Fayetteville VA Coastal Health Care System
Fay VA employee earns VA’s 1st national Peer Award
“Heather’s dedication and outstanding work ethic, combined with her compassion for Veterans, service work in multiple Veterans organizations and volunteer work in the community among various organizations and chapters of national peer support groups including National Alliance of the Mentally Ill, (NAMI), International Association of Peer Supporters (iNAPs) and the Depression Bipolar Support Alliance (DBSA) earned her this national recognition,” said Daniel O’Brien-Mazza, National Director, Peer Support Services, VHA Office of Mental Health and Suicide Prevention Services.
O’Brien-Mazza travelled to Fayetteville VA Medical Center Oct. 17 to present Hennessey, a U.S. Army veteran and military spouse, with the award, an engraved plaque, on Global Peer Support Celebration Day.
Hennessey, he said, distinguished herself from the field of 14 other network nominees by not conforming or staying in a narrow, rigid way of just doing what she is supposed to do. Reading portions of the engraved plaque he presented to her, Mazza-O’Brien said the former military policeman earned recognition for “role modeling that recovery is achievable in a professional, compassionate and dedicated manner while providing peer support to Veterans at the Fayetteville VAMC in VISN 6.”
VISN 6 (Mid-Atlantic Health Care Network) Director DeAnne Seekins, who also attended the ceremony, said, “Peer support is such an important part of what VA does. When you’re a Veteran and you’re going through our mental healthcare system, you’re not always comfortable, right? There’s a lot of anxiety. You’re wondering, ‘Are they giving me the right information? Where do I go? What do I do?’ So, by VA embracing peer support, it’s Veterans helping Veterans. The comfort level, the quality of the healthcare our Veterans receive is second to none. Heather is a great example of what we do and why we do it.”
Coastal Health Care System Executive Director Dan Dücker presented the peer support specialist with his Director’s coin and told Hennessey that in addition to her honor being “a celebration for you today and good news for Fayetteville, it’s also an opportunity for us here in Fayetteville to springboard this into what can be next related to our peer support program not only from a mental health perspective but for other programs where peers serve as well.”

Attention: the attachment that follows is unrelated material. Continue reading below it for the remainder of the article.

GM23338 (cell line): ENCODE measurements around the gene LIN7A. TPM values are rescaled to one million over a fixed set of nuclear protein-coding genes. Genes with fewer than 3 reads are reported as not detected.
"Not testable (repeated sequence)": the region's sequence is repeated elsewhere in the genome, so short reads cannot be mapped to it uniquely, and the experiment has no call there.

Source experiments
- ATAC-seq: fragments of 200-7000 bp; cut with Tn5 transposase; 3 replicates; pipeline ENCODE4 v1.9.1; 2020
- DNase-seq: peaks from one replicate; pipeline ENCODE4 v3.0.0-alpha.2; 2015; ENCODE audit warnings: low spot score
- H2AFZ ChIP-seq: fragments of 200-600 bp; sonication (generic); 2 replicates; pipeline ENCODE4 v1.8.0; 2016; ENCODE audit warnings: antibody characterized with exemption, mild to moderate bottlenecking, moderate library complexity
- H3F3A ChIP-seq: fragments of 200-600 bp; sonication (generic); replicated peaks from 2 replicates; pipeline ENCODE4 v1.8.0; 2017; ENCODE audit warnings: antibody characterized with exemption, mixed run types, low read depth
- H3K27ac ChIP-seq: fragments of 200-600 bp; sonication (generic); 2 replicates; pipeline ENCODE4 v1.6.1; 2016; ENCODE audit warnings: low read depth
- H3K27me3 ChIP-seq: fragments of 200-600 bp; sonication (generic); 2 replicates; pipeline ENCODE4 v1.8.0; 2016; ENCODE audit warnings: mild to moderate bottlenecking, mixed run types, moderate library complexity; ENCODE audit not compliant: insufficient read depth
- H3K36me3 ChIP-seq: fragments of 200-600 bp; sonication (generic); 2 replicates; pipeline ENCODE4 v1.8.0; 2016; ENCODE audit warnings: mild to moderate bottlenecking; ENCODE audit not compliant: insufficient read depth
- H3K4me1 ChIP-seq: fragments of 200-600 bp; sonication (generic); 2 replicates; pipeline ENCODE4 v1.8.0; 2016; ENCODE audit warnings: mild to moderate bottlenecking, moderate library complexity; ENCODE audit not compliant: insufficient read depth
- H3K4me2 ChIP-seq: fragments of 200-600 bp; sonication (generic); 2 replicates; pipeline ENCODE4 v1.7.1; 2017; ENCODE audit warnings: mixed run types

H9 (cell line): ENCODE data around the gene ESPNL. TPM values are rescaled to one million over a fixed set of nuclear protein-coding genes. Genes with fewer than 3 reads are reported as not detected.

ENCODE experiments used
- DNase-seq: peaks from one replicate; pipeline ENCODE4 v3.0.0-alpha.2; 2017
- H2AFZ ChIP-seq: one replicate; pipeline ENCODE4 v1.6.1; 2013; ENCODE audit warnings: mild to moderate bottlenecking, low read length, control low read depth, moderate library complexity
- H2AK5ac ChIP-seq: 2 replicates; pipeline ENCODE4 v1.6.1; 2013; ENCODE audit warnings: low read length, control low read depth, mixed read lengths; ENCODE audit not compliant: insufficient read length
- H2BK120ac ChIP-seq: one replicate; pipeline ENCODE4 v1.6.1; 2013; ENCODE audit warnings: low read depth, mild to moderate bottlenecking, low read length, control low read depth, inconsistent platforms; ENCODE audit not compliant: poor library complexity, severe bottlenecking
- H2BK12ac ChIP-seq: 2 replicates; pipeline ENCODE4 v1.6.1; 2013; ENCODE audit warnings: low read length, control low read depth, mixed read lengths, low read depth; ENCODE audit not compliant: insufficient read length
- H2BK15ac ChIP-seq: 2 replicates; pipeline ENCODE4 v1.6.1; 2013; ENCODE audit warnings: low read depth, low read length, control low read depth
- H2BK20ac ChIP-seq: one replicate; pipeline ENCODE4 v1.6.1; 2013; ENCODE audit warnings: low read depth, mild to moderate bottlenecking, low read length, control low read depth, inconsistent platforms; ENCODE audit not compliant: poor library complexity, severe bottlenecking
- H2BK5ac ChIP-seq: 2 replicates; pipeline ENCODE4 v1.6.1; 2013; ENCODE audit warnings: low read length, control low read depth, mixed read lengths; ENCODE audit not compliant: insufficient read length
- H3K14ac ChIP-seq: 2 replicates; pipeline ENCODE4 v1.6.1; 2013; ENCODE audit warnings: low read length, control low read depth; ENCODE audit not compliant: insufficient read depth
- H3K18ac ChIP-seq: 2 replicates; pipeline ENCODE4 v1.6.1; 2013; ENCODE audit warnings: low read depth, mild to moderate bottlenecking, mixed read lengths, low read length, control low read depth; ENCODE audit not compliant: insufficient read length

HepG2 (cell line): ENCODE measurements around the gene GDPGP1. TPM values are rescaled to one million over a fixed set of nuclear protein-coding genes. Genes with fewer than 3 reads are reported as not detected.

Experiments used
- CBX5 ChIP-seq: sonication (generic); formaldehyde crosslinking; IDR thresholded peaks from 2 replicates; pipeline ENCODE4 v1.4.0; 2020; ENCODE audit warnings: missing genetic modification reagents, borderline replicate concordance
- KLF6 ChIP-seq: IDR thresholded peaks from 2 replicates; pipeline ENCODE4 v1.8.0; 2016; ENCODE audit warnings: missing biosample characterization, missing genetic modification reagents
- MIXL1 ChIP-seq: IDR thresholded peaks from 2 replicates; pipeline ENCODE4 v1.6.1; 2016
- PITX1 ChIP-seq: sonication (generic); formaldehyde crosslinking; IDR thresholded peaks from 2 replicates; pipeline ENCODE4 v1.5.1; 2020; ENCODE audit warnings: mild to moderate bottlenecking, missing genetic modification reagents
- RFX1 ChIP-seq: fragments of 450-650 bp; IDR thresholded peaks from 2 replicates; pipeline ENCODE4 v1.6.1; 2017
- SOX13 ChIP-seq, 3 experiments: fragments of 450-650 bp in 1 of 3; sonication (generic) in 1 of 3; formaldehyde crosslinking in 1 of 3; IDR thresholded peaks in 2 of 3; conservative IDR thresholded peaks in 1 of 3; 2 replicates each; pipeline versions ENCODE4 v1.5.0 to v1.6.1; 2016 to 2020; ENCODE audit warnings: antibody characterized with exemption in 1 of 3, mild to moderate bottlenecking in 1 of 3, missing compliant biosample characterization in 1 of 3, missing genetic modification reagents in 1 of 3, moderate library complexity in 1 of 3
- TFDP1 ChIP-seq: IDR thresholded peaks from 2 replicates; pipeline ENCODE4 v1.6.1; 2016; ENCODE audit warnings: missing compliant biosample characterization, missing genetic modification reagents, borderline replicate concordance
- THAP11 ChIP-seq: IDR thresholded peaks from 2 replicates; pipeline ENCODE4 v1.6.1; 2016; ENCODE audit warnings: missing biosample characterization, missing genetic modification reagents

VISN 6’s Chief Mental Health Officer Dr. David Buyck called in to add his voice to the chorus of well-wishers, telling Hennessey her work “embodies the spirt of knowledge, empathy and inexhaustible dedication behind the peer support organization. You not only help Veterans directly but your work influences and helps all providers on the team to be more Veteran and family-centric.
“…Your work and the way you do it, demonstrates everyday how peers are essential in identifying, connecting and motivating Veterans and families in their continual journey to recovery,” Dr. Buyck said.
Ever humble, Hennessey said when her supervisor told her she had been selected Fayetteville VA’s peer specialist of the year and she wanted to submit her for consideration for the network nomination, she thought to herself, ‘I don’t think I have a chance, but I’ll do it because I know peers around this VA are doing amazing things.’
She said she wanted to share her award with all of the Fayetteville VA peer specialists because she couldn’t have done it alone, adding that she had received congratulatory emails from nearly 600 peer specialists across the country.
In addition to thanking her fellow peers, she thanked supervisors, facility leadership, family and the veterans she helps every day.
“When I meet with them and they say I help them. I tell them how much they help me, too. We’re on that road to recovery together,” Hennessey said.
She urged all attending the ceremony or listening in to put the word out about peer specialists. She commented that it had been a long journey from that point in 2007 when she attempted suicide to today’s event where she was being named Peer Specialist of the Year.
She ended her remarks with a message to peer specialists listening, sharing four things she said she learned over the past year.
- Self-care –we can’t help others if we don’t take care of ourselves
- Find a mentor – she said she had two
- Don’t pass by an opportunity to share the good about VA -- you don’t know who you’re talking to and how that might impact their recovery